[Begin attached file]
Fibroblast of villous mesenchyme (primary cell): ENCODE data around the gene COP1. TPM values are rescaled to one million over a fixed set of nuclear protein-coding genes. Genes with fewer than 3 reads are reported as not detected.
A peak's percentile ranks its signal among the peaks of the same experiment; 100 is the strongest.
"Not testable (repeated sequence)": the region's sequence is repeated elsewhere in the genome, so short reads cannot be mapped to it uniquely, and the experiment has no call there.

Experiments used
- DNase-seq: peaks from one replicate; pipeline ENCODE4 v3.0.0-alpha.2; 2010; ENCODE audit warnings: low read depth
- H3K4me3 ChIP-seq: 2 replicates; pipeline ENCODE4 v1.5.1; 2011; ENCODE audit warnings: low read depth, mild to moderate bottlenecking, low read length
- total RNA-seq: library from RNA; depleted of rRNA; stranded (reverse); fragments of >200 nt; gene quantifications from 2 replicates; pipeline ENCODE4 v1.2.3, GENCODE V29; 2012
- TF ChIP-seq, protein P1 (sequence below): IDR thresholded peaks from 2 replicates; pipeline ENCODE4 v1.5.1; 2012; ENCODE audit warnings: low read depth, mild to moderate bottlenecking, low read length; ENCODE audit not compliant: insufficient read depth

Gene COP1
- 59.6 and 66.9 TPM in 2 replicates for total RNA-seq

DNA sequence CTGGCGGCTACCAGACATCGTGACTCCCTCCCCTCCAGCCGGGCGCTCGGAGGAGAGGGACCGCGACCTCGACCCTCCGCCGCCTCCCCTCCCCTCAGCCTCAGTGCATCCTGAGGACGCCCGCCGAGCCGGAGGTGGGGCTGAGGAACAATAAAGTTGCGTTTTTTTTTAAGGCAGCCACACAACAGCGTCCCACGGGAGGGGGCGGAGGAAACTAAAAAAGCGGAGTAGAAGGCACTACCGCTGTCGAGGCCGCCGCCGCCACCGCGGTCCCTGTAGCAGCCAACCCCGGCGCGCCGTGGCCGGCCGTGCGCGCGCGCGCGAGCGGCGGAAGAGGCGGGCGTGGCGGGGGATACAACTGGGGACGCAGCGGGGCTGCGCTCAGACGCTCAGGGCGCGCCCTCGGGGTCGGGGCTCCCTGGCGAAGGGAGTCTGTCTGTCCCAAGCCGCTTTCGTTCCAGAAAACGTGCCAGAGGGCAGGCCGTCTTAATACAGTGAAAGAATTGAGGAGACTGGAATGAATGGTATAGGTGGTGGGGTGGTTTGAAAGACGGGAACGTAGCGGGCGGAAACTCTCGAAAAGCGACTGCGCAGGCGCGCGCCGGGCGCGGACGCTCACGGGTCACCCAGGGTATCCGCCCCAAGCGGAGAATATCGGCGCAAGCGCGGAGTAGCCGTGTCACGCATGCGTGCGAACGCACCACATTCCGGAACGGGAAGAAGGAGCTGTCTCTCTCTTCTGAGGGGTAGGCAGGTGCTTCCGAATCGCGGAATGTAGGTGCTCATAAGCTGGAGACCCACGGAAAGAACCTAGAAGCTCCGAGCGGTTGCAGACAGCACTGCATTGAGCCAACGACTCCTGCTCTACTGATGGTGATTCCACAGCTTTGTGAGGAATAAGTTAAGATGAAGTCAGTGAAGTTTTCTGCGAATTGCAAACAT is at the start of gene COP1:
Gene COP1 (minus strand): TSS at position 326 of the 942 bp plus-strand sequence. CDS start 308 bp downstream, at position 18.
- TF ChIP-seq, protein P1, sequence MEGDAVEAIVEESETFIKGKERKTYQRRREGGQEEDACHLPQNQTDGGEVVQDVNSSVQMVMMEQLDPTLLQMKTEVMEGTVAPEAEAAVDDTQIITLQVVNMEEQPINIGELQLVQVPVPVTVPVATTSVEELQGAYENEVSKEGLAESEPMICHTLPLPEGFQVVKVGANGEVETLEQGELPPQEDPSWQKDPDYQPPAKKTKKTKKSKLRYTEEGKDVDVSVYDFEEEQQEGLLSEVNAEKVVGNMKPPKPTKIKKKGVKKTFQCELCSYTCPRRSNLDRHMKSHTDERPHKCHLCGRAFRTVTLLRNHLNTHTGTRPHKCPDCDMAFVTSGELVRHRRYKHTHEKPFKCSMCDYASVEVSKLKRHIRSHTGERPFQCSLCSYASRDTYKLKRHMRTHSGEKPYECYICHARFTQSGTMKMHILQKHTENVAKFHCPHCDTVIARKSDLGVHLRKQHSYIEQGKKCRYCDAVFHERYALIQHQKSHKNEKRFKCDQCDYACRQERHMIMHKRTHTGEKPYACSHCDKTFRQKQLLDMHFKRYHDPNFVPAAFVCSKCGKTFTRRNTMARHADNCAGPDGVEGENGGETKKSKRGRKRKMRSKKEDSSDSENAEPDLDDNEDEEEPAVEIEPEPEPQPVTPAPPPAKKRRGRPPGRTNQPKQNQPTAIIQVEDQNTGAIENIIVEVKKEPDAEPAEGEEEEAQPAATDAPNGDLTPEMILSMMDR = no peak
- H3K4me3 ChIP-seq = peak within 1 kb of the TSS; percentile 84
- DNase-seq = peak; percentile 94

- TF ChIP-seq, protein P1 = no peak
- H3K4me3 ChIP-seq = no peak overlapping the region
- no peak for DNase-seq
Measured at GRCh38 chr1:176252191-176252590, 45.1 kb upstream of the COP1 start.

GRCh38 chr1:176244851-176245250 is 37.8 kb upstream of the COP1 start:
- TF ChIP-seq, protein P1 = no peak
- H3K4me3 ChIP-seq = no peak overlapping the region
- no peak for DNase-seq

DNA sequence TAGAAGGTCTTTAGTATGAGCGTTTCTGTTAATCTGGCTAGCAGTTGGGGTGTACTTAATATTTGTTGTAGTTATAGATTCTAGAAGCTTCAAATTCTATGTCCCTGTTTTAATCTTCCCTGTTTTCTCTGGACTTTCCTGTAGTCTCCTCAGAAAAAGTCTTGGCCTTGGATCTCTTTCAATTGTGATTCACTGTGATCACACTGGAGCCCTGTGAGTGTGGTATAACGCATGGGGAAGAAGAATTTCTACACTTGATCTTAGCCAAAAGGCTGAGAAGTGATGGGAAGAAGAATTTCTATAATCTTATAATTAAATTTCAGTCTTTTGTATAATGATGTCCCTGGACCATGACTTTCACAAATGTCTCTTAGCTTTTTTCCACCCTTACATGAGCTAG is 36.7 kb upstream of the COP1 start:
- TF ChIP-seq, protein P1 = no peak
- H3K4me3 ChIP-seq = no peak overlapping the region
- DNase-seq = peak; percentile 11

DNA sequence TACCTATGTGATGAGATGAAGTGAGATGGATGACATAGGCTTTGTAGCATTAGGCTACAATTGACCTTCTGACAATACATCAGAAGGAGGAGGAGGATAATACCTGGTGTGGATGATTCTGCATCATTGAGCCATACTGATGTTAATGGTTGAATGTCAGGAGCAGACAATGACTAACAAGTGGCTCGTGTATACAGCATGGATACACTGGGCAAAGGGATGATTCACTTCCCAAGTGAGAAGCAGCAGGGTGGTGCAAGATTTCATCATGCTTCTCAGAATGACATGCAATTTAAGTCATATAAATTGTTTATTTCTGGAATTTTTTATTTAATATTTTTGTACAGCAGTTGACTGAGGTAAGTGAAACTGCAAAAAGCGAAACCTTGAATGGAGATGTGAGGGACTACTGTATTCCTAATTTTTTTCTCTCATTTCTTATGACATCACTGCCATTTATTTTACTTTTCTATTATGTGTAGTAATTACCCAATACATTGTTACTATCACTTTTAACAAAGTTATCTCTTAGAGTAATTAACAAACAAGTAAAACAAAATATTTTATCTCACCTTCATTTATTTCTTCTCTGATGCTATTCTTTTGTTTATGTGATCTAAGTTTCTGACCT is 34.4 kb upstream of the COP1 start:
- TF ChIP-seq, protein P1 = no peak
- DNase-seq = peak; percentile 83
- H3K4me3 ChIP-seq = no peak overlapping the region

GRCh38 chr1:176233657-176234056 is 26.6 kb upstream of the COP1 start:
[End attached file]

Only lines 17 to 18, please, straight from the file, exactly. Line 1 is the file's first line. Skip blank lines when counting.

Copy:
- H3K4me3 ChIP-seq = no peak overlapping the region
- no peak for DNase-seq